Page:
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ENGL 7160X: History of the English Language: Home

An OER for Prof. Tanya Pollard

Course Description

English 7160X: History of the English Language

Tanya Pollard

The English language, like the United States, and like Brooklyn in particular, is a crazy quilt of countless languages and cultures.  This course will explore the development of English from its earliest forms to the present day, with an emphasis on the cultural encounters that have kept it in a constant state of mobility and expansion.  We will examine the language’s Anglo-Saxon beginnings and its early evolution in response to encounters with French, Latin, and Greek; explore some of the far-flung shores where England’s colonial and imperial ventures brought the language, and see what they brought it in return.  We will consider the distinctive status of American English, the question of when and how neologisms and slang terms become official components of the language, and the status of English as a global phenomenon, alongside the phenomenon of mixed linguistic forms such as Spanglish, Franglais, Danglish, Singlish, Hinglish, Tanglish, and Globish.  Students’ experiences with, and perspectives on, alternate forms of English will be welcomed into discussions.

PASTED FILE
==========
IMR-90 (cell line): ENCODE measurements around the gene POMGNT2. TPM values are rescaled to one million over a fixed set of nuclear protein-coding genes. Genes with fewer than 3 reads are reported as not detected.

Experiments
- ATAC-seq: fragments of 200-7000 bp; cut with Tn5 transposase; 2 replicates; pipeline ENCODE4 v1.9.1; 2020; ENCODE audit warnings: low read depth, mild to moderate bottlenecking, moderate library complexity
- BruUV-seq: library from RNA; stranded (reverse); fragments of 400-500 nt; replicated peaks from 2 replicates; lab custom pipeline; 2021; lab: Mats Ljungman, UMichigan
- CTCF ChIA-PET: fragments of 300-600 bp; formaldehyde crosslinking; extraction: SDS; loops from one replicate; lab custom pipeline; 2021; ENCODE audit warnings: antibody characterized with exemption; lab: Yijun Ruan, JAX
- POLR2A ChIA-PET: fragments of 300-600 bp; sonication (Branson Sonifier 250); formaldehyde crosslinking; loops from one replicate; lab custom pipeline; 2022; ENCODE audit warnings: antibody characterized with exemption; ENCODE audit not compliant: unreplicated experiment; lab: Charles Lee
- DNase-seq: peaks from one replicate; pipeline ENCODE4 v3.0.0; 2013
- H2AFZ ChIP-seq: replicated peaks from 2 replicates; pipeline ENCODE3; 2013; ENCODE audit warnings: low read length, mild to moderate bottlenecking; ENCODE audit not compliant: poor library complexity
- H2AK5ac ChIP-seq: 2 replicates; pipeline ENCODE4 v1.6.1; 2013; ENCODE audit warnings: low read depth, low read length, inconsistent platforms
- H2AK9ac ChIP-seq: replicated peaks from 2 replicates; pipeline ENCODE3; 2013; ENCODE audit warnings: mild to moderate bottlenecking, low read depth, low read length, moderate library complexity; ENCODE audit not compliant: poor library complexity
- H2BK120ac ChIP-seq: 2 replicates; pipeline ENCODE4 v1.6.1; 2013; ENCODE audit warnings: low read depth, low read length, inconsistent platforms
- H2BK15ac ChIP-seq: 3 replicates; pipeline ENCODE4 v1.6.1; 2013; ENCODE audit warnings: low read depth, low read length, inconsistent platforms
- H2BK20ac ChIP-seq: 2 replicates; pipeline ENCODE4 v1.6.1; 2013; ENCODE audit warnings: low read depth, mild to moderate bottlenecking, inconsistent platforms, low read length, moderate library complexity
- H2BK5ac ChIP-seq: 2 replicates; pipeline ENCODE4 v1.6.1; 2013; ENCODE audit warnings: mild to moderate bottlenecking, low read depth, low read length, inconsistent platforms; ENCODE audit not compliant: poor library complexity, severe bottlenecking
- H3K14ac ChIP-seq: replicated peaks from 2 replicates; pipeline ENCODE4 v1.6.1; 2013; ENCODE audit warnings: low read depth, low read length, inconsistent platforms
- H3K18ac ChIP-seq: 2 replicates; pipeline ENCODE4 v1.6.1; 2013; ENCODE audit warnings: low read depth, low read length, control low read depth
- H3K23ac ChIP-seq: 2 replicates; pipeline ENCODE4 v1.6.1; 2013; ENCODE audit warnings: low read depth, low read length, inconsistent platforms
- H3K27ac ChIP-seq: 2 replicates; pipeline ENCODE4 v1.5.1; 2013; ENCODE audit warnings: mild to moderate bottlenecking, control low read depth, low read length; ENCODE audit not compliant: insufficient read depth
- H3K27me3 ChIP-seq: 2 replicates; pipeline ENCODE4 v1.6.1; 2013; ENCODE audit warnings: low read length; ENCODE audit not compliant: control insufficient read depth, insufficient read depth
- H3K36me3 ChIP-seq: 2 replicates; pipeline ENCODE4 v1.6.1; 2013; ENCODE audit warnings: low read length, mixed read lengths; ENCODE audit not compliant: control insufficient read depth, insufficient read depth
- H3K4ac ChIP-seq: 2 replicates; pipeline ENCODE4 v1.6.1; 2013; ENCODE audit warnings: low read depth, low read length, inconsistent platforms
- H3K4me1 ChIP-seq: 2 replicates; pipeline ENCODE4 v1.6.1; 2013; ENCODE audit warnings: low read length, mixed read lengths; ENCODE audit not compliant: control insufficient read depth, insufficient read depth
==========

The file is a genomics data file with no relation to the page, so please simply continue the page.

Gallery I

Bayeux tapestry detail

History on the net

Norman Vikings-tapestry, window?

Image of the Witan in the Hexateuch

Webster's Dictionary introduction

Webster's Dictionary

Gallery II

Portrait of Elizabeth I of England

Samuel Johnson by Joshua Reynolds

link to Wikipedia on Columbus

Granger, Christopher Columbus (1451-1506), Italian navigator. Depicted in chains after his arrest in 1500. Engraving, 19th century.

Anglo Saxon History

Anglo Saxon England 800 AD